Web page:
D-Link’s Web interface has received a huge overhaul and upgrade within the life cycle of its last few routers, and the end result is an icon- and graphic-driven GUI that is very different to almost every other router control panel that you’ve ever used. While that’s not always a good thing — see below — it still has all the goodies to adjust your router’s settings and if you’re a first-time buyer and user you’ll pick it up pretty quickly.

What’s It Not Good At?

The D-Link Viper’s Web interface is very different to almost any other router’s — if you’ve seen one before, that is. If you haven’t, feel free to skip this paragraph and read on below. But to anyone that knows a little about networking, who has fiddled around with setting up ADSL or a home network in the past, you might find yourself a little confused with where to start. The quality-of-service section, for example, is basic. Make sure you update the DSL-2900AL’s firmware straight out of the box, because it has some significant upgrades since launch.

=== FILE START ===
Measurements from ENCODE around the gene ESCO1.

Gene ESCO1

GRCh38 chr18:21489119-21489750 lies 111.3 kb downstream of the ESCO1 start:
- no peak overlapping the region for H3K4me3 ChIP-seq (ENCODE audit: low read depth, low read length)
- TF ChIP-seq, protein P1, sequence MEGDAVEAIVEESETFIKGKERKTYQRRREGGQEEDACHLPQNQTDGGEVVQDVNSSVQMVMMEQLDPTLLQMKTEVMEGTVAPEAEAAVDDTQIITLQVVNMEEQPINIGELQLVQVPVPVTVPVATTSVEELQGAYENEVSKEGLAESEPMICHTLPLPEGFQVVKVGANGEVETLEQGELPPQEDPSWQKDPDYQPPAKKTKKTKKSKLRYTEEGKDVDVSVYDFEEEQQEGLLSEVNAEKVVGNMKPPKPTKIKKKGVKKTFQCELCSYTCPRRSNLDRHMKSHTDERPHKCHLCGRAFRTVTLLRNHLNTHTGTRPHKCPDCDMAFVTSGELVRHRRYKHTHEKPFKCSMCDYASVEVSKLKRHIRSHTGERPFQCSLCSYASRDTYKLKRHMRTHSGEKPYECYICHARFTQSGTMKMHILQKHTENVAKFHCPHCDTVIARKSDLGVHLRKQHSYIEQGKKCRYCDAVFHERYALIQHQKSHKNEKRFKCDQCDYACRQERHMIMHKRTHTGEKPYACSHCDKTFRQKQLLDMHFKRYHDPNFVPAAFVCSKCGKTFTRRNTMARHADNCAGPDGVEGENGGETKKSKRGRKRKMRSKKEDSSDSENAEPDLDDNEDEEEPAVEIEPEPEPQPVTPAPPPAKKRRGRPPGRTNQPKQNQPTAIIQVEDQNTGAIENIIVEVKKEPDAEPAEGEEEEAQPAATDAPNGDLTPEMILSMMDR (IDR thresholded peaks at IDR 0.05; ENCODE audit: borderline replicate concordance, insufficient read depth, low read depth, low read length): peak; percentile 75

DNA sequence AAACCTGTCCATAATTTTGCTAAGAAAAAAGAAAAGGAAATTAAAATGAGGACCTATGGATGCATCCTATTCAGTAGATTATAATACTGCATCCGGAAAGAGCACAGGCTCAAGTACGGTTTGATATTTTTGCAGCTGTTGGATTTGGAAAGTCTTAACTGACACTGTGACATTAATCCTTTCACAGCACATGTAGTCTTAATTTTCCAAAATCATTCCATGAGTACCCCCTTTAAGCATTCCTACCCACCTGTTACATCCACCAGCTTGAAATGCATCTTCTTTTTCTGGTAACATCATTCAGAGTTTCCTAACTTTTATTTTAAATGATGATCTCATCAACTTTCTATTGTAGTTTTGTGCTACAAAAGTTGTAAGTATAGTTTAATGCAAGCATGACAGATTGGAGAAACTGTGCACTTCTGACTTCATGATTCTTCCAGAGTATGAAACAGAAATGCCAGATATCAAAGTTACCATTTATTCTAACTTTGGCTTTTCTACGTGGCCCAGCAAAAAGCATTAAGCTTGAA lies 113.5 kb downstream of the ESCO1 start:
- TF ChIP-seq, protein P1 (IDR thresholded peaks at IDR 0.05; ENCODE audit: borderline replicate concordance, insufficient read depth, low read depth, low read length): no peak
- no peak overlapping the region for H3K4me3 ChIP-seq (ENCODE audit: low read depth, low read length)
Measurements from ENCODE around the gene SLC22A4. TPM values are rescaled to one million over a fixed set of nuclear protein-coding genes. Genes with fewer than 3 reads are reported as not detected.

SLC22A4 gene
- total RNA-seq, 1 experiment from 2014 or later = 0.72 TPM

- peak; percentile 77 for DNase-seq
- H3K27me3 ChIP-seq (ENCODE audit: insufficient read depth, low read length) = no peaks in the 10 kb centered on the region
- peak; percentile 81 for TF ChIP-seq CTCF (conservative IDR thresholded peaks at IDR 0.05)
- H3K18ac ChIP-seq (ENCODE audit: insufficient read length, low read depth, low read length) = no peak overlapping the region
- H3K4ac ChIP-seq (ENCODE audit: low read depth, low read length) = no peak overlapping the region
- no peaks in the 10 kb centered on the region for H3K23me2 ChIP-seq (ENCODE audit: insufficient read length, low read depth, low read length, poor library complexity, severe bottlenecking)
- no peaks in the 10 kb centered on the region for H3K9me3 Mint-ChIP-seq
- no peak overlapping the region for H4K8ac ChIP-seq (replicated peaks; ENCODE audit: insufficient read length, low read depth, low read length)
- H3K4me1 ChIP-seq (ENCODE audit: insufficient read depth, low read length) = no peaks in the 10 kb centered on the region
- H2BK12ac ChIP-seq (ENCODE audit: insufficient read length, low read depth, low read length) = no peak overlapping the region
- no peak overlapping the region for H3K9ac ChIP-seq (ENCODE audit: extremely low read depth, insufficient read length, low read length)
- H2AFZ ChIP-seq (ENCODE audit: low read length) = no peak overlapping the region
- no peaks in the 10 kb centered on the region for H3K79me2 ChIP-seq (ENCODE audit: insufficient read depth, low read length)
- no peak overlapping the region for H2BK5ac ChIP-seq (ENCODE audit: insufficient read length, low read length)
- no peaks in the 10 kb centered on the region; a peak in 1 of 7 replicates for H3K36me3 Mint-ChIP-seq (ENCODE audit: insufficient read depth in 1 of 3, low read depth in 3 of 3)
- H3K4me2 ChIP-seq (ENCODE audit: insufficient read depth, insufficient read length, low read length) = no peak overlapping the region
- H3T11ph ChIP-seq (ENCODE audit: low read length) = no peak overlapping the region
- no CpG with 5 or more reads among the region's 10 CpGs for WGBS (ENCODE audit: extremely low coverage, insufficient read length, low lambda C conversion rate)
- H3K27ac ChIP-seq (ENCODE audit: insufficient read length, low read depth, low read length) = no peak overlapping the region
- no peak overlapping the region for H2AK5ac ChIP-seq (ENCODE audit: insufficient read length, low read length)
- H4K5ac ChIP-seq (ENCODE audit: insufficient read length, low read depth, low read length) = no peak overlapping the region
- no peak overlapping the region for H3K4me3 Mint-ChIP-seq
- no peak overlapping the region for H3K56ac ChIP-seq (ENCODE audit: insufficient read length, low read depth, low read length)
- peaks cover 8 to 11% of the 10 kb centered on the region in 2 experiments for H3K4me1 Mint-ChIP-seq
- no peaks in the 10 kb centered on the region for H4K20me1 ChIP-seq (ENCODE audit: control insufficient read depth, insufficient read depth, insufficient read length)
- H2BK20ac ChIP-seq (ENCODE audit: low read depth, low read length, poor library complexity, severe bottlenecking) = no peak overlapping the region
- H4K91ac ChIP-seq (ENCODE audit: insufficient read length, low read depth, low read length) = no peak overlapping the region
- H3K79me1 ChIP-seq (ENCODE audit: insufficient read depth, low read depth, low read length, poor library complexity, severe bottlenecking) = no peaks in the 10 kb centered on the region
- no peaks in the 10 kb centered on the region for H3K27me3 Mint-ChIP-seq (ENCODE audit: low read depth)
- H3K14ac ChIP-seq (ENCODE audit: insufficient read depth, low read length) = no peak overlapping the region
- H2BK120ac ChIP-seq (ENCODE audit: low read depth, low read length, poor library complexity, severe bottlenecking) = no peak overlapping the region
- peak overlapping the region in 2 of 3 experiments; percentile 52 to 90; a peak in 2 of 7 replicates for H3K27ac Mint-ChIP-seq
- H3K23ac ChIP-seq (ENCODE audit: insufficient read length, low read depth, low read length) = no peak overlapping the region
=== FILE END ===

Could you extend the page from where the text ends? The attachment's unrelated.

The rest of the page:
The initial installation process should give you a hint as to how things are with the Viper. You’re prompted with a quick guide through the basic network and Wi-Fi configuration, connected to the internet, then guided straight away to set up mydlink, a hand-holding cloud portal to your connected security cameras, D-Link’s ShareCenter NAS storage, and so on — and it’s all very nonthreatening and icon-based.


There’s nothing wrong with the DSL-2900AL’s interface, but it’s very simple and that means that power users may find it actually a little harder than normal to find the MAC address filtering and the like that they’re already used to using. Similarly, there’s very little in the way of concrete, granular control for things like QoS — you have to prioritise devices into catch-all categories from highest to high to medium and so on.